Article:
The Commodores are one of those bands that started up decades ago but are still going in modern times. However, they have seen enormous changes in their lineup, so much so that William King is the sole founding member who is still involved.
For those curious, the Commodores came into existence when a couple of student groups called the Mystics and the Jays came together at Tuskegee University. The result was a six-man group in need of a new name. King resolved the problem by picking a random word out of a dictionary.
Subsequently, the group worked their way up bit by bit, which made them known enough to sign with Motown Records in November of 1972. On the whole, the Commodores are best known for the late 1970s and early 1980s when Lionel Richie was one of their co-lead vocalists. Even so, the Commodores made music before that period and continued making music after that period.
Here are 10 of the best Commodores songs ever released:
10. “Machine Gun”
“Machine Gun” is unusual in that it has no vocals. Instead, the song is pure instrumentation. Despite this, “Machine Gun” is one of the Commodores’ most famous songs, not least because it was their debut single from their debut album of the same name. Interested individuals should know that choice is no coincidence because this song is more than capable of living up to its hype.
“Nightshift” is another title track. In its case, it came out in 1985 rather than in 1974. As such, “Night Shift” is a post-Lionel Richie song that nonetheless managed to become a Top 10 hit in the United States and a considerable number of other countries. The song itself is very much on the softer side of things, which makes sense because it is a tribute to Marvin Gaye and Jackie Wilson. Indeed, it seems safe to say that the relatability of its emotions played a key role in its popularity.
8. “Oh No”
There aren’t a lot of singers who can compete with Lionel Richie when it comes to songs about either love or love-related topics. The man’s smooth, skillful vocals are just perfect for such works, with “Oh No” being an excellent example. With that said, this song is pure heartache because the narrator loves someone who loves someone else.
7. “Three Times a Lady”
Reputedly, Lionel Richie wrote “Three Times a Lady” because his father toasted his mother at their 37th anniversary. That made him realize that he hadn’t taken the time to show his appreciation to his wife, which is why he decided to write a song about exactly that. Initially, Richie wanted to pitch the song to Frank Sinatra through producer James Carmichael.
Instead, Carmichael talked him into giving the song to the Commodores. Subsequently, “Three Times a Lady” proved to be a huge hit, becoming a Top 10 hit in the United States but a number-one hit in Australia, Canada, Ireland, and the United Kingdom. It also did quite well in New Zealand, though it peaked there at the number 2 position rather than the number 1 position.
6. “Brick House”
Language changes with remarkable speed. For instance, consider the song “Brick House,” which came out in 1977. The lyrics show clear appreciation for a very curvy woman. However, the term isn’t always positive in modern times. Some people continue to use it with its original meaning. Others use it in a much less flattering fashion, particularly when “brick house” is changed to either “brick outhouse” or some variation on that. Regardless, the song itself has managed to stand the test of time very well.
5. “Sail On”
“Sail On” was the lead single for Midnight Magic in 1979. Curiously, it opened with some blues and country-influenced sound before continuing to something more pop and R&B, thus showcasing the group’s versatility to excellent effect.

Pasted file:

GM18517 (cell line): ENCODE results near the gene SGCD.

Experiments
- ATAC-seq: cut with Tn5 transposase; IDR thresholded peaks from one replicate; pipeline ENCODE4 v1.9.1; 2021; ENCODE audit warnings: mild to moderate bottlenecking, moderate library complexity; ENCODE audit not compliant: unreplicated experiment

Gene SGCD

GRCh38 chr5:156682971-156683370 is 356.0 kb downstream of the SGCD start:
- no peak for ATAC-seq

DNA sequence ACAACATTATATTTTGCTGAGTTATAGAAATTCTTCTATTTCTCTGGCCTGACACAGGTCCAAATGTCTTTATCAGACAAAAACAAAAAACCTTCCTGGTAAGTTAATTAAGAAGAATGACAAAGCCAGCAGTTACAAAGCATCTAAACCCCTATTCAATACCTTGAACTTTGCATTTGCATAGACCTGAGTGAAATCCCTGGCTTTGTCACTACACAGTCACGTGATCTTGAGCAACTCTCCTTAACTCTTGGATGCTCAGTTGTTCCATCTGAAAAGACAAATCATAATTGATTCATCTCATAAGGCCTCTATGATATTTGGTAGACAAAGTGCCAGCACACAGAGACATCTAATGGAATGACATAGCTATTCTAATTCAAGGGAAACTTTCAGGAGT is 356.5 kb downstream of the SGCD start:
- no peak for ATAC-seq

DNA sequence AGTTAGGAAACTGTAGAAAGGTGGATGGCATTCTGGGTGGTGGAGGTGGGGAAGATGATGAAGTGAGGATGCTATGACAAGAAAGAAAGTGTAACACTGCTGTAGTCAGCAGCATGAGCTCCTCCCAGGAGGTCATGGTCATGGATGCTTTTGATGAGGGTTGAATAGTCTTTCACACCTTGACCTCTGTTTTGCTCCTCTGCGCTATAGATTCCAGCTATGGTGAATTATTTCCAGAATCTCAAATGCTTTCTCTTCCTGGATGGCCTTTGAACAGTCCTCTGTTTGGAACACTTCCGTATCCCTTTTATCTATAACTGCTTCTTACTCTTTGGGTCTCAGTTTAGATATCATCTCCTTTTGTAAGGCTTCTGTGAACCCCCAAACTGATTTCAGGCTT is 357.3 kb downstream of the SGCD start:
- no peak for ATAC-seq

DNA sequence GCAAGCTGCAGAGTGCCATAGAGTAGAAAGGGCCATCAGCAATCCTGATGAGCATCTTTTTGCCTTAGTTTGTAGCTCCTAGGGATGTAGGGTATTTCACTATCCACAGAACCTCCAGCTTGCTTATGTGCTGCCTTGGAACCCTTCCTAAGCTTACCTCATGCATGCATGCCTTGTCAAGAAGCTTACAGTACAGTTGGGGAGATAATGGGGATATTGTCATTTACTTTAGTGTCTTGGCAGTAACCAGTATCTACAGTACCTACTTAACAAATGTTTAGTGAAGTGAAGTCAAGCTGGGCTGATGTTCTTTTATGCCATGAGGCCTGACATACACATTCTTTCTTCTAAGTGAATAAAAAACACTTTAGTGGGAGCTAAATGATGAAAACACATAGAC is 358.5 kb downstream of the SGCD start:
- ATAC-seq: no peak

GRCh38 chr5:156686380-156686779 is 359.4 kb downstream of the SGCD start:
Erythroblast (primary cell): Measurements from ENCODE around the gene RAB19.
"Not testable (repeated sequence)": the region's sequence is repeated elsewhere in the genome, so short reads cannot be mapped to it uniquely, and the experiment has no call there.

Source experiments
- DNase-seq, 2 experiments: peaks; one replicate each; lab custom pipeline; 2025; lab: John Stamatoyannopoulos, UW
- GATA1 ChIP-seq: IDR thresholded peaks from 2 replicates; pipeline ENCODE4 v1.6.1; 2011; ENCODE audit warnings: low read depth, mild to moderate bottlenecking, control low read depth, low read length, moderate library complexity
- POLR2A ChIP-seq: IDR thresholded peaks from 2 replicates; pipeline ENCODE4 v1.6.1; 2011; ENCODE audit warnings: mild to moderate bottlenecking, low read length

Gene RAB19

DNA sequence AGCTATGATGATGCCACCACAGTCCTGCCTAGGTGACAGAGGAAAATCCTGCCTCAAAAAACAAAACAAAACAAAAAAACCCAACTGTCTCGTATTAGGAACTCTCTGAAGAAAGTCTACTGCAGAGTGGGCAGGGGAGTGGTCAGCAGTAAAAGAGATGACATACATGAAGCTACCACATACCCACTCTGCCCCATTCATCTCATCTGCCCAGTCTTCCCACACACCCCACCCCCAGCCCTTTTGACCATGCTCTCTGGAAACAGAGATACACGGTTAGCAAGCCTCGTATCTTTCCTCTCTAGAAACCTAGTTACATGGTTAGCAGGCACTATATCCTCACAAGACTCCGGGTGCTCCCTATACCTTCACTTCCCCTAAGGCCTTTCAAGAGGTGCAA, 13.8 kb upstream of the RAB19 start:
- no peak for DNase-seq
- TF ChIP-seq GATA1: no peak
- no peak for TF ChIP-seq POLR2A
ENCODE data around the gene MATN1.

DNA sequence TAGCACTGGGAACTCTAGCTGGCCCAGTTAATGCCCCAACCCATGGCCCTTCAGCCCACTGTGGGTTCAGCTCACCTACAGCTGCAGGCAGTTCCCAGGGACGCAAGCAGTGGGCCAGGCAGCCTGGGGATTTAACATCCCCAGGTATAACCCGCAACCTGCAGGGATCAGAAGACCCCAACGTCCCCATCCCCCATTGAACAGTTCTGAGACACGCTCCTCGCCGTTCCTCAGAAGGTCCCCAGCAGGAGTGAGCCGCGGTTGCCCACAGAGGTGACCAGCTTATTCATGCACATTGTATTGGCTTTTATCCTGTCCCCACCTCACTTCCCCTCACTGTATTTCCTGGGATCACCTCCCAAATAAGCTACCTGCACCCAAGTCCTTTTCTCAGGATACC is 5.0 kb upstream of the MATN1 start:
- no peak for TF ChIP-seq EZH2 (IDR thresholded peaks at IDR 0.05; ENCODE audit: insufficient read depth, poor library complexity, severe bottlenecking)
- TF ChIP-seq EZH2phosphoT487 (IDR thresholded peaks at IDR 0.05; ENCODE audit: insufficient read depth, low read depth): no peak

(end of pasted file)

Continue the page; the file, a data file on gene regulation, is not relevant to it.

Lyrics-wise, “Sail On” is about an individual who has decided to end a relationship because he is too exhausted to continue trying to make it work. One can make a good argument that this is a more mature way to handle such a scenario. Certainly, letting go is healthier than desperately clinging to a dying relationship until the bitter end.
“Still” was another song on Midnight Magic. Its release as a single met with tremendous enthusiasm, so much so that it became the Commodores’ last number-one hit in the United States before Lionel Richie left the group to pursue a solo career. “Still” is similar to “Sail On” in that the narrator is also at the end of a relationship.
The difference is that this narrator still holds fond feelings for his ex. Something that isn’t true for his counterpart, who is too worn out for such sentiments. Such poignancy makes for a surprisingly romantic song.
3. “Flying High”
Moving on, “Flying High” is a much happier song than either “Still” or “Sail On.” That is because its narrator is in the middle of a relationship. Moreover, the lyrics make it clear the relationship is a healthy one, seeing as how he feels happy and lifted up by the experience.
2. “Lady (You Bring Me Up)”
“Lady (You Bring Me Up)” plays with some of the same ideas as “Flying High.” Once again, the narrator is in the middle of a relationship. However, he makes it that he was once in very bad circumstances. What changed his life was a woman who helped him through his darkest moments, meaning the song is another celebration of the uplifting effects of love. Of course, “Lady (You Bring Me Up)” is even better by being an upbeat and up-tempo song that is sure to get the listener moving on their feet.
“Easy” was meant as a crossover hit on the Commodores’ fifth studio album. It succeeded in achieving its goal, as shown by how it reached the number 4 position on the Billboard Hot 100. Moreover, it proved that its kind of song could work for the Commodores, meaning it paved the way for other ballads penned by Lionel Richie. In other words, songs such as “Still” might not have been possible without the success of “Easy” in 1977.
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